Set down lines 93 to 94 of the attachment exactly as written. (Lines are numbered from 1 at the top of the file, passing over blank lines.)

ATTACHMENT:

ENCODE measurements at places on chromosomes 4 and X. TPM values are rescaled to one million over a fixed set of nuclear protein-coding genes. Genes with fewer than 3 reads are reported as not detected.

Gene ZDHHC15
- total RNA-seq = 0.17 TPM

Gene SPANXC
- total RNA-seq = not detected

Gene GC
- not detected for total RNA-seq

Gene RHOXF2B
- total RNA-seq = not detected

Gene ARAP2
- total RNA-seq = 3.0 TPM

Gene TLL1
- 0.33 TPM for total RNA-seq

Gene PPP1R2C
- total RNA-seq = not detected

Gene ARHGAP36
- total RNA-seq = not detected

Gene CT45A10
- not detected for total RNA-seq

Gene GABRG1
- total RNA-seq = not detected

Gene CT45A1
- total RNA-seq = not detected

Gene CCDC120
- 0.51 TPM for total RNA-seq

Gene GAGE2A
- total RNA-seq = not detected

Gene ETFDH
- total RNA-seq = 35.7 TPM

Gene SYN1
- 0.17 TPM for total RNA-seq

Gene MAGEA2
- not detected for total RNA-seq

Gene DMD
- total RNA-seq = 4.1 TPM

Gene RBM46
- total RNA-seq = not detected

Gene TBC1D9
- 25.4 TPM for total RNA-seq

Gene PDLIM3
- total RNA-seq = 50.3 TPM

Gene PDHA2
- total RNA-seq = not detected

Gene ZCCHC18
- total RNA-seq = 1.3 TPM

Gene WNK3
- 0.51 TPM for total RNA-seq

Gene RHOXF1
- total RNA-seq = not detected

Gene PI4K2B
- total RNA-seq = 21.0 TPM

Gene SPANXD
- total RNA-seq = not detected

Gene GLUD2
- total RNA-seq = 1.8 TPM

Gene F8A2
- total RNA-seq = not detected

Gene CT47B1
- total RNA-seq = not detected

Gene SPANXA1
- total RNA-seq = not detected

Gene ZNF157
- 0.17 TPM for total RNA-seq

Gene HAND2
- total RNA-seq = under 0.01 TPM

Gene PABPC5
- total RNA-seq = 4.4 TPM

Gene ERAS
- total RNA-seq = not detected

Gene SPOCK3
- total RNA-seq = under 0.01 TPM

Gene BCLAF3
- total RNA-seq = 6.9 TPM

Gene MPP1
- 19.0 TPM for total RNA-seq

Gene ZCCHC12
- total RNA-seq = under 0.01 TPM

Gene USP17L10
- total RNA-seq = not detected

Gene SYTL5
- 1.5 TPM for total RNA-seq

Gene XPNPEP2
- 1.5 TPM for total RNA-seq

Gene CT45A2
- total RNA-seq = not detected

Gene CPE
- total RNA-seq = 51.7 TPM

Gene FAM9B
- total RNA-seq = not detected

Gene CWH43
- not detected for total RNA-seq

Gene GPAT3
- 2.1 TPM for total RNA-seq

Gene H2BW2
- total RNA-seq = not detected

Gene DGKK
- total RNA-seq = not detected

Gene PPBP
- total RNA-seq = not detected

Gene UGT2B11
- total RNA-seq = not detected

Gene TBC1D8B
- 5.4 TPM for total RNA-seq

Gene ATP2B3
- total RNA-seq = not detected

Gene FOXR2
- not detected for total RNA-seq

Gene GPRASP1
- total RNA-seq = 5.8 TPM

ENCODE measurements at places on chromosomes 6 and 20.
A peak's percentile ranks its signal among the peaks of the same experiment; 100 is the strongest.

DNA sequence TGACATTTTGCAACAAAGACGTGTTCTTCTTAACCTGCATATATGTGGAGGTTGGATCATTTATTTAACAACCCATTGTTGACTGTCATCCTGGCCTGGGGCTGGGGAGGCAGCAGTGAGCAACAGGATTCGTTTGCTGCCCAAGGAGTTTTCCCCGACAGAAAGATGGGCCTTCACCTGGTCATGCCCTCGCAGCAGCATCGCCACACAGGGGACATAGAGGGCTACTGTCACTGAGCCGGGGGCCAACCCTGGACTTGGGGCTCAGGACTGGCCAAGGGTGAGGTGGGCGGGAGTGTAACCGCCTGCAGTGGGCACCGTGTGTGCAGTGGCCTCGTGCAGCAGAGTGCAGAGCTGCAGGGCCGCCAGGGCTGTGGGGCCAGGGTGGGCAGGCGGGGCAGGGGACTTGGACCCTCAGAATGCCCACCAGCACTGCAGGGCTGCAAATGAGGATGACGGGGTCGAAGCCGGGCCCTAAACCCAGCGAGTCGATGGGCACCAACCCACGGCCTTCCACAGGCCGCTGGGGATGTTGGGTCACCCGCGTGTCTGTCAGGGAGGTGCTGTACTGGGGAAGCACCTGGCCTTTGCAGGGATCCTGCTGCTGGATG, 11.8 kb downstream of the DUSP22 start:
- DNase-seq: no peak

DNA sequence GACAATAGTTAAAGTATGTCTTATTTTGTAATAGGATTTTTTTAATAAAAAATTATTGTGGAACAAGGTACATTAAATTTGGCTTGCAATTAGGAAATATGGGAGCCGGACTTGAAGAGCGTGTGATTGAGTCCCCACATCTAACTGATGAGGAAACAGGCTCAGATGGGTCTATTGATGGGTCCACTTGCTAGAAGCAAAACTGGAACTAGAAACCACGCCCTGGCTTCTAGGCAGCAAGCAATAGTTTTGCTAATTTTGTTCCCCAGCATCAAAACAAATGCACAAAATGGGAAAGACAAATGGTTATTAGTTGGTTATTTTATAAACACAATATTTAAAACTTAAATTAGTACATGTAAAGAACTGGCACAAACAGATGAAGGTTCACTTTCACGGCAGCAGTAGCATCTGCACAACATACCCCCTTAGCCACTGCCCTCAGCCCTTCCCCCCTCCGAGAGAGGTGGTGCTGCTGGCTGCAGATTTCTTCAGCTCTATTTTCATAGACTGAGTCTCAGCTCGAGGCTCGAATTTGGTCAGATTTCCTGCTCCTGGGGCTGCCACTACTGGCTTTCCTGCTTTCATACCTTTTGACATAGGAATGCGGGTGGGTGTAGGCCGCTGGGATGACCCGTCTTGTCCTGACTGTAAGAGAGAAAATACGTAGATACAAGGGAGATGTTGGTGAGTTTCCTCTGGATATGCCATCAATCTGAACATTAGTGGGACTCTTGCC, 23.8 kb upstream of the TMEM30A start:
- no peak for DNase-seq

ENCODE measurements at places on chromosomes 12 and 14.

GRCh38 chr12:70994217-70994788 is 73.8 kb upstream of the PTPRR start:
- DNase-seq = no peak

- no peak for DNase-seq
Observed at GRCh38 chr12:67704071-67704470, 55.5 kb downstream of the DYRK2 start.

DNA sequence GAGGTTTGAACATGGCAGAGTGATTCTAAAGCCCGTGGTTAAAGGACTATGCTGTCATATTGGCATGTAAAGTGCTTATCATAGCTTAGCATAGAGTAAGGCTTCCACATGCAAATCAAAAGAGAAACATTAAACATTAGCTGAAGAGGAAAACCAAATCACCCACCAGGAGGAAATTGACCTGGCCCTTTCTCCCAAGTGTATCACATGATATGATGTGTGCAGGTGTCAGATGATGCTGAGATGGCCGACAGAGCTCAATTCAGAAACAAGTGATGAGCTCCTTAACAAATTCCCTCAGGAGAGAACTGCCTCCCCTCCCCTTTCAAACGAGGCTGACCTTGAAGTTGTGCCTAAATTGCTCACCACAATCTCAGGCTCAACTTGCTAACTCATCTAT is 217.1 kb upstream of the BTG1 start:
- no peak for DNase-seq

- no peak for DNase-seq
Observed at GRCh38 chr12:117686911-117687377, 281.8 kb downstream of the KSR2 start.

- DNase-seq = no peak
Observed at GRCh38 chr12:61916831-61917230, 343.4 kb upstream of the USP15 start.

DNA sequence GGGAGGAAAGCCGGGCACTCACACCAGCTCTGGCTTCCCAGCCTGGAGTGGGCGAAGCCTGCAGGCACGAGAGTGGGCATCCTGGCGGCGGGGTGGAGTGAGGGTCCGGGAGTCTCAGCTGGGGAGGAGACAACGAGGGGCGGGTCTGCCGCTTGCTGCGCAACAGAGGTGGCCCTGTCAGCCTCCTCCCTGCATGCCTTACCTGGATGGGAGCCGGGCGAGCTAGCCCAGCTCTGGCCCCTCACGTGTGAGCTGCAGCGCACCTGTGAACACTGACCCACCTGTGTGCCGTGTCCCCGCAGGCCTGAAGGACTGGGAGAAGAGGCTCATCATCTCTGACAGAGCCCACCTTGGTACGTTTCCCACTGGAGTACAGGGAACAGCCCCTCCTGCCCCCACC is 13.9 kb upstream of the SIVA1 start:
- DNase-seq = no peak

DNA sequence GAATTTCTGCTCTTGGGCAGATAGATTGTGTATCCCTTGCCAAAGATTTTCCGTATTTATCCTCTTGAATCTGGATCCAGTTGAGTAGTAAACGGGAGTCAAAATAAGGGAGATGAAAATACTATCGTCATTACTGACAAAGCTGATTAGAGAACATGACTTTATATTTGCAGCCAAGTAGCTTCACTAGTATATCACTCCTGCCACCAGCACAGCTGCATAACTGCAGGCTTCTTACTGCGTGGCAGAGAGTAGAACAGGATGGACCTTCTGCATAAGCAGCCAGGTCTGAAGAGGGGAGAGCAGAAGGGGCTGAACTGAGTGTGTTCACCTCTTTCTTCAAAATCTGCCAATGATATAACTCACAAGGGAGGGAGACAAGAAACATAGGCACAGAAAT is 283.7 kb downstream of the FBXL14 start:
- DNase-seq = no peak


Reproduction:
- 2.1 TPM for total RNA-seq

Gene H2BW2